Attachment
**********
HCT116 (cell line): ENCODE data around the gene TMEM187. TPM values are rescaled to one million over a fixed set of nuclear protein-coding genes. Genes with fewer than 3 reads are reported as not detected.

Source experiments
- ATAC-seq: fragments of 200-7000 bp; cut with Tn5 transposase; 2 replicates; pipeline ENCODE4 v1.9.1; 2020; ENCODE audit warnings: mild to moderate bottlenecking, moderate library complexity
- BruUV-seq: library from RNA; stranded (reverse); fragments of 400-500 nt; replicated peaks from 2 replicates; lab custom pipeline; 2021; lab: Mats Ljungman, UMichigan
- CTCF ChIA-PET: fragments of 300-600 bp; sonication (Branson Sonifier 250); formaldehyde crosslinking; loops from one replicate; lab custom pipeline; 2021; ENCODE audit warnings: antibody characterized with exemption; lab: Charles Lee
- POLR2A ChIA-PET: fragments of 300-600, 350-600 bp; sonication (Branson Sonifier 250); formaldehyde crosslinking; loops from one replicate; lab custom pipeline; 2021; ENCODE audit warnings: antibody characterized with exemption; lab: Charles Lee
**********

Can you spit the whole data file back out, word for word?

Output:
HCT116 (cell line): ENCODE data around the gene TMEM187. TPM values are rescaled to one million over a fixed set of nuclear protein-coding genes. Genes with fewer than 3 reads are reported as not detected.

Source experiments
- ATAC-seq: fragments of 200-7000 bp; cut with Tn5 transposase; 2 replicates; pipeline ENCODE4 v1.9.1; 2020; ENCODE audit warnings: mild to moderate bottlenecking, moderate library complexity
- BruUV-seq: library from RNA; stranded (reverse); fragments of 400-500 nt; replicated peaks from 2 replicates; lab custom pipeline; 2021; lab: Mats Ljungman, UMichigan
- CTCF ChIA-PET: fragments of 300-600 bp; sonication (Branson Sonifier 250); formaldehyde crosslinking; loops from one replicate; lab custom pipeline; 2021; ENCODE audit warnings: antibody characterized with exemption; lab: Charles Lee
- POLR2A ChIA-PET: fragments of 300-600, 350-600 bp; sonication (Branson Sonifier 250); formaldehyde crosslinking; loops from one replicate; lab custom pipeline; 2021; ENCODE audit warnings: antibody characterized with exemption; lab: Charles Lee